Matrix of Skillful Means
Author Alan Wallace discusses techniques to achieve mindfulness.
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The mind we bring to meditation needs refinement, and that is the purpose of shamatha. These extremely practical methods do not require us to retreat to a cave. They can be enormously helpful in our daily lives, personal relationships, and professional endeavors, as they transcend all barriers of religious traditions, affiliations, and beliefs. Scientific materialists, atheists, and religious fundamentalists alike will experience tangible benefits from a serviceable mind that is stable and clear. Such a mind can be applied more effectively to everything. Shamatha is also the indispensable foundation for more advanced practices, such as vipashyana.
Vipashyana: Achieving Insight through Mindfulness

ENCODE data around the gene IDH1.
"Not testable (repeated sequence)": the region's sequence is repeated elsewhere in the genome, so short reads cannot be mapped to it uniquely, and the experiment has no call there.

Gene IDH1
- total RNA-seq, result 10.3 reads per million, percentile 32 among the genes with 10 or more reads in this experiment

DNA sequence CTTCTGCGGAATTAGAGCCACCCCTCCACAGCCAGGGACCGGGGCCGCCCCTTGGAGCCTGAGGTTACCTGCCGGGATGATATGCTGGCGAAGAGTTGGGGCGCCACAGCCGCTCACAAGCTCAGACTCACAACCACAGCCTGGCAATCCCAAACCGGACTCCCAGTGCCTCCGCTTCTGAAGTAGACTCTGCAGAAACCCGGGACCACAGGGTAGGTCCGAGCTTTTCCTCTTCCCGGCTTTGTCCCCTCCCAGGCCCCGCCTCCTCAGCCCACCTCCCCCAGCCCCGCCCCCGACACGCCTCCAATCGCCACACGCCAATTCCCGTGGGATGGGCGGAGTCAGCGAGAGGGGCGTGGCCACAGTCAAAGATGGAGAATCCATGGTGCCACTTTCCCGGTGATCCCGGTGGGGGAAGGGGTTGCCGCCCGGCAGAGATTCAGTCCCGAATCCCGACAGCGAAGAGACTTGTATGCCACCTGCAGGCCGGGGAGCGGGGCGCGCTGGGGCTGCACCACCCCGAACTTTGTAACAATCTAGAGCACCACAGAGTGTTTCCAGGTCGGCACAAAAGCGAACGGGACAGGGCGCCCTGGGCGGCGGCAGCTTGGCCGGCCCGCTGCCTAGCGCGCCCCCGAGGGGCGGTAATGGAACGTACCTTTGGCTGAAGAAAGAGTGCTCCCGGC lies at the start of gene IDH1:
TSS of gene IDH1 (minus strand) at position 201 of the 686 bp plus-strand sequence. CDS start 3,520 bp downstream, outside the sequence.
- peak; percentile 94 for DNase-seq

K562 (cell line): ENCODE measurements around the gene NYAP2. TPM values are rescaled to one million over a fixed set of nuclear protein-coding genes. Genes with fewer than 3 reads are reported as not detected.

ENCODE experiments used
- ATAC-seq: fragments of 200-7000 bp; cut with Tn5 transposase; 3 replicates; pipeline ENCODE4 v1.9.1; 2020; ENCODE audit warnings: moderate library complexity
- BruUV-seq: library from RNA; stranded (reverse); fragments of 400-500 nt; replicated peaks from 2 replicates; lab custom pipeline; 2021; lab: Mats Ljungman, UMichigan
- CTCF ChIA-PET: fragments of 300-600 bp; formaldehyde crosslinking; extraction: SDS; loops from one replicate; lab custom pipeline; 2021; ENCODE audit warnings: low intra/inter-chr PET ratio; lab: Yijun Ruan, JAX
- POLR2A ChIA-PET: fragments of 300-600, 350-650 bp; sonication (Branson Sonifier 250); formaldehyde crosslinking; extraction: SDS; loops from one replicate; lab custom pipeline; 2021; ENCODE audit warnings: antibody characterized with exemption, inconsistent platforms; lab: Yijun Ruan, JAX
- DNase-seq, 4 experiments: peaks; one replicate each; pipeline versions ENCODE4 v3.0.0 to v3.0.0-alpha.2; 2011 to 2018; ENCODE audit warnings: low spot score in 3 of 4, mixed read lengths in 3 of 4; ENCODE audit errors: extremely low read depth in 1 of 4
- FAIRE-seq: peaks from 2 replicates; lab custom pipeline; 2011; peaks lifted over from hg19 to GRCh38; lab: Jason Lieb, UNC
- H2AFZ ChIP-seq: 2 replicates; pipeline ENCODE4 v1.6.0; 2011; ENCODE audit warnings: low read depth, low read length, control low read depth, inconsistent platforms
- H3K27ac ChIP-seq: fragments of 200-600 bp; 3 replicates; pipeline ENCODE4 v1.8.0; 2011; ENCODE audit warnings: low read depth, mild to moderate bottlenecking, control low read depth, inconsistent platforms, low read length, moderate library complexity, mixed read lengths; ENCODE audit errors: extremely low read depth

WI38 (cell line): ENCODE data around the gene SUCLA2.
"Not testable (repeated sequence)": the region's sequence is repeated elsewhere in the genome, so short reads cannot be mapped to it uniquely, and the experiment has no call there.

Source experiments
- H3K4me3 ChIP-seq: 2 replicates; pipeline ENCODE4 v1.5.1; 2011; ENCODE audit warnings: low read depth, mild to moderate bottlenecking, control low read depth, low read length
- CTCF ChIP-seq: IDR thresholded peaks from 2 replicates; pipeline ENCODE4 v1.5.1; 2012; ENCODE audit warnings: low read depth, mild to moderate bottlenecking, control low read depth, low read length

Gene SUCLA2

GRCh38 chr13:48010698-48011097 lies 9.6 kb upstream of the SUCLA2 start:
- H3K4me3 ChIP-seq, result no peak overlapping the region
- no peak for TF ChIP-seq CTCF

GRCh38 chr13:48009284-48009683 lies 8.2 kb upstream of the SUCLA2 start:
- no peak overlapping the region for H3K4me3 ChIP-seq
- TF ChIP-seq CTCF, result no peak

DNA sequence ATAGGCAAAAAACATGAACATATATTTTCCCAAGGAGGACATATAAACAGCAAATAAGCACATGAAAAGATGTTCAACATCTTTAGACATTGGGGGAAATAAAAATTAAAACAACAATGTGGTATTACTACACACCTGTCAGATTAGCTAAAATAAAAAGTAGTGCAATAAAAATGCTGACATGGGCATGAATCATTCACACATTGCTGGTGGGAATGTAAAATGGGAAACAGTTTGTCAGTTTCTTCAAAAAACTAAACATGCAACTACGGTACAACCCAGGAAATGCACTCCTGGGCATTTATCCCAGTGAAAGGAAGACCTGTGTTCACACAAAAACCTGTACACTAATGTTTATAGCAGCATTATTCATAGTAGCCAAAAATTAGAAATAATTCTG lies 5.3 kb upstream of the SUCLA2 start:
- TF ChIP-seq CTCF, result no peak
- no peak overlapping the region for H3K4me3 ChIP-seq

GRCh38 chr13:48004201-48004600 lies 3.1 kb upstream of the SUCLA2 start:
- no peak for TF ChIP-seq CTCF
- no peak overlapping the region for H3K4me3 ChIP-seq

Historically, the Buddha himself started with the development of samadhi, but then he moved on. Bear in mind that his world was well populated with contemplatives. Many were wandering ascetics, who were often countercultural figures, living on one meal a day and devoting themselves to the pursuit of truth. With so much competition, how did Buddha Shakyamuni distinguish himself over the others of his era? Of course there are many reasons, but from a contemplative’s perspective, he stands out because he refused to take samadhi itself as the goal.
The Buddha’s greatest innovation was to assert that the practice of samadhi—single-pointed concentration with highly refined attention, which enables very subtle states of consciousness that transcend the physical senses and lead to states of equanimity and bliss—only temporarily suspends the mental afflictions (Skt. kleshas). Instead, the Buddha sought lasting freedom. Standing upon the shoulders of the contemplative giants of his era, the young Siddhartha Gautama developed and refined his samadhi, but then he purposefully applied this stable, clear, and highly focused instrument to an experiential investigation. By closely inspecting his own mind, his body, and the relationships among mind, body, and environment, he founded the genre of meditation for cultivating insight, or vipashyana.